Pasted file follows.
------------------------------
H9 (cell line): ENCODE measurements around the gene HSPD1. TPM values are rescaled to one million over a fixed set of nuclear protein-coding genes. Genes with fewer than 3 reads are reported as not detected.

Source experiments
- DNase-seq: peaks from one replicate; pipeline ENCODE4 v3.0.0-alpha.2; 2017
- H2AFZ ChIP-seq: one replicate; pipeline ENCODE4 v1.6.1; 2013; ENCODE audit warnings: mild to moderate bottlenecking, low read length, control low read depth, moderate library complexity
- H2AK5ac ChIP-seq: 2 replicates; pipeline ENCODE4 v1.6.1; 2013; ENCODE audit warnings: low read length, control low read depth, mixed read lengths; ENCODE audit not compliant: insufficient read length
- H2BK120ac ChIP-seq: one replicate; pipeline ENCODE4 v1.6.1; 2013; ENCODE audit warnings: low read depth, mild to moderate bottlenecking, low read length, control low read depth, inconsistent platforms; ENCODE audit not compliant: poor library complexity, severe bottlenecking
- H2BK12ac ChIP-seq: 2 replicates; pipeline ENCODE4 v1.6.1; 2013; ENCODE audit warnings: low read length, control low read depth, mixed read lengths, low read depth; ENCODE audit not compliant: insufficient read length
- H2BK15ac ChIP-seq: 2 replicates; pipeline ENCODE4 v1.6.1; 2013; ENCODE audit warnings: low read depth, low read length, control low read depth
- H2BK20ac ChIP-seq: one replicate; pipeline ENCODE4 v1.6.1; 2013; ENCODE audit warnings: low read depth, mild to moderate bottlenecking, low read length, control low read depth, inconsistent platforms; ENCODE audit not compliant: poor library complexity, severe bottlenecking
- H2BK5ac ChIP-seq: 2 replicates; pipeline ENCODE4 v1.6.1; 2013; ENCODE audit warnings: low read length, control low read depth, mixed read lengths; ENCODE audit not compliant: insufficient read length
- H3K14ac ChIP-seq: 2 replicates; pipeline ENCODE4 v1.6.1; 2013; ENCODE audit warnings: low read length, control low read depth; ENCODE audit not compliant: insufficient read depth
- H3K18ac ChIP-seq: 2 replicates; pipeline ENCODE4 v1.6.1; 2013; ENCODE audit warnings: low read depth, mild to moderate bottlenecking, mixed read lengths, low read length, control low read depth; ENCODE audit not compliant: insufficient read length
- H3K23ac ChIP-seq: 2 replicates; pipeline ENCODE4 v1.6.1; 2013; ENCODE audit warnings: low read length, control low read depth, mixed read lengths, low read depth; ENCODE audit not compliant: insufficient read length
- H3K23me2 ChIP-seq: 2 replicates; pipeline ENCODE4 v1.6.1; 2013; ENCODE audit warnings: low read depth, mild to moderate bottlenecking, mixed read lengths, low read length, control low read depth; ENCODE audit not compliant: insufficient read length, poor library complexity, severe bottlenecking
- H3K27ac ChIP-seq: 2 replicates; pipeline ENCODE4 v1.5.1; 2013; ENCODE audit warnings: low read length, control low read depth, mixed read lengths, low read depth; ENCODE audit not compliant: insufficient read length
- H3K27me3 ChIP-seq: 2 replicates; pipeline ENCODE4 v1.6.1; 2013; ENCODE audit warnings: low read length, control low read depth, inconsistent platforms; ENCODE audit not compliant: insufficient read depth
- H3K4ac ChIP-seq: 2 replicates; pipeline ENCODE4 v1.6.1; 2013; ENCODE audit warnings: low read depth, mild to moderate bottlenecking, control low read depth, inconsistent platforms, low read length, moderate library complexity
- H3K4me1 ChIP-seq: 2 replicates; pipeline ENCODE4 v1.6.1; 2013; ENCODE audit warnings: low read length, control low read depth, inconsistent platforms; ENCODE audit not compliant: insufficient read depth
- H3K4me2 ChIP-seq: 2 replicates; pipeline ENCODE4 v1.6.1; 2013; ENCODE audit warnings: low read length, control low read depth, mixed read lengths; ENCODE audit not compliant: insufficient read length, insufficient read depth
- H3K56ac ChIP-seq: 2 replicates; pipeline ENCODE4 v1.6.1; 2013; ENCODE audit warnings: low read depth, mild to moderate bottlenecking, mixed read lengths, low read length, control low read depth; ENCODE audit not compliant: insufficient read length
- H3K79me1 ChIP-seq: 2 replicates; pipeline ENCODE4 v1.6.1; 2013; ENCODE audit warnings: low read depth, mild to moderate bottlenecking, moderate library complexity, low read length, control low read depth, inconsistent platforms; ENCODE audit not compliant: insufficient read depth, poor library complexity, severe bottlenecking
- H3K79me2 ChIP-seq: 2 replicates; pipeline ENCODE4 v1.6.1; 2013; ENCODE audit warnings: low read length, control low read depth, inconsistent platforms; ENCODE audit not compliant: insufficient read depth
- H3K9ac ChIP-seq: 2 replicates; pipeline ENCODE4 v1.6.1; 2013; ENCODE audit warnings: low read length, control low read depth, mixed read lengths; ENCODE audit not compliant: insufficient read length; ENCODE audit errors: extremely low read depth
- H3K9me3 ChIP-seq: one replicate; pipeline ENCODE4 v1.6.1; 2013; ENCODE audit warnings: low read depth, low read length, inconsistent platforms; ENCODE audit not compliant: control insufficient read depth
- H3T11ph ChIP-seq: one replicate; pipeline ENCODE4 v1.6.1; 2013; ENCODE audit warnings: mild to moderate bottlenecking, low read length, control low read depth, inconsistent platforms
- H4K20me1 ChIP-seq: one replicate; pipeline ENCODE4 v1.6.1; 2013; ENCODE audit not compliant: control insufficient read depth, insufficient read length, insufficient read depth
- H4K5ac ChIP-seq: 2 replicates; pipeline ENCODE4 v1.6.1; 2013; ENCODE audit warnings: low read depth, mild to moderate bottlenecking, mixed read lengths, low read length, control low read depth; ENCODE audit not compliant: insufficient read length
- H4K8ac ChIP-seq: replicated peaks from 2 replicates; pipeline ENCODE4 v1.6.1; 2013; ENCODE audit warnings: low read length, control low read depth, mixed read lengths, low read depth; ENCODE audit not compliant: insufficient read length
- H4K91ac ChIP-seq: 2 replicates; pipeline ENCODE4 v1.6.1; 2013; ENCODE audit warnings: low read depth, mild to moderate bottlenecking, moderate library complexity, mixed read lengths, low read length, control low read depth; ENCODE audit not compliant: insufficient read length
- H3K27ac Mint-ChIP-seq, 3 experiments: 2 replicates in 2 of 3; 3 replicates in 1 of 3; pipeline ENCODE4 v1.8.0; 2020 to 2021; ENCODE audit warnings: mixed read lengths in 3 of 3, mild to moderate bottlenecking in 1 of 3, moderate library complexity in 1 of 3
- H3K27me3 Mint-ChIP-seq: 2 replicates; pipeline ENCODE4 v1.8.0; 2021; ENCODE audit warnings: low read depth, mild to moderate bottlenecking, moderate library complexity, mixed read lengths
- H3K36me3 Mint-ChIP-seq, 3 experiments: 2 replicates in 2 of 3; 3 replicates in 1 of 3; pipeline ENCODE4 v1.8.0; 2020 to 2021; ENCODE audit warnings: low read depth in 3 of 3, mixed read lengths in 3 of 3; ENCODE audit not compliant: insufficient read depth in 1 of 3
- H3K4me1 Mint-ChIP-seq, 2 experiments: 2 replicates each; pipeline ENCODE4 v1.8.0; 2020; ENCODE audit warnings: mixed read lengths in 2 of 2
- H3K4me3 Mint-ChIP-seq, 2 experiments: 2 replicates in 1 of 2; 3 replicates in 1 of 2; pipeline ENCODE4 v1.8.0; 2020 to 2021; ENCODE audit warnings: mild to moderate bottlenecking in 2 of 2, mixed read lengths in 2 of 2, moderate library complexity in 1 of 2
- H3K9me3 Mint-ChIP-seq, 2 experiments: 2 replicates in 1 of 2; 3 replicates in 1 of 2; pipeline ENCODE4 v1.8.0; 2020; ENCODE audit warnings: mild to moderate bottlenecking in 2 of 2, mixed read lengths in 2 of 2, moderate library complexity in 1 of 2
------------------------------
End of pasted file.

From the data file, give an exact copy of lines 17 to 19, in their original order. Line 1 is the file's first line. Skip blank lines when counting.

- H3K4ac ChIP-seq: 2 replicates; pipeline ENCODE4 v1.6.1; 2013; ENCODE audit warnings: low read depth, mild to moderate bottlenecking, control low read depth, inconsistent platforms, low read length, moderate library complexity
- H3K4me1 ChIP-seq: 2 replicates; pipeline ENCODE4 v1.6.1; 2013; ENCODE audit warnings: low read length, control low read depth, inconsistent platforms; ENCODE audit not compliant: insufficient read depth
- H3K4me2 ChIP-seq: 2 replicates; pipeline ENCODE4 v1.6.1; 2013; ENCODE audit warnings: low read length, control low read depth, mixed read lengths; ENCODE audit not compliant: insufficient read length, insufficient read depth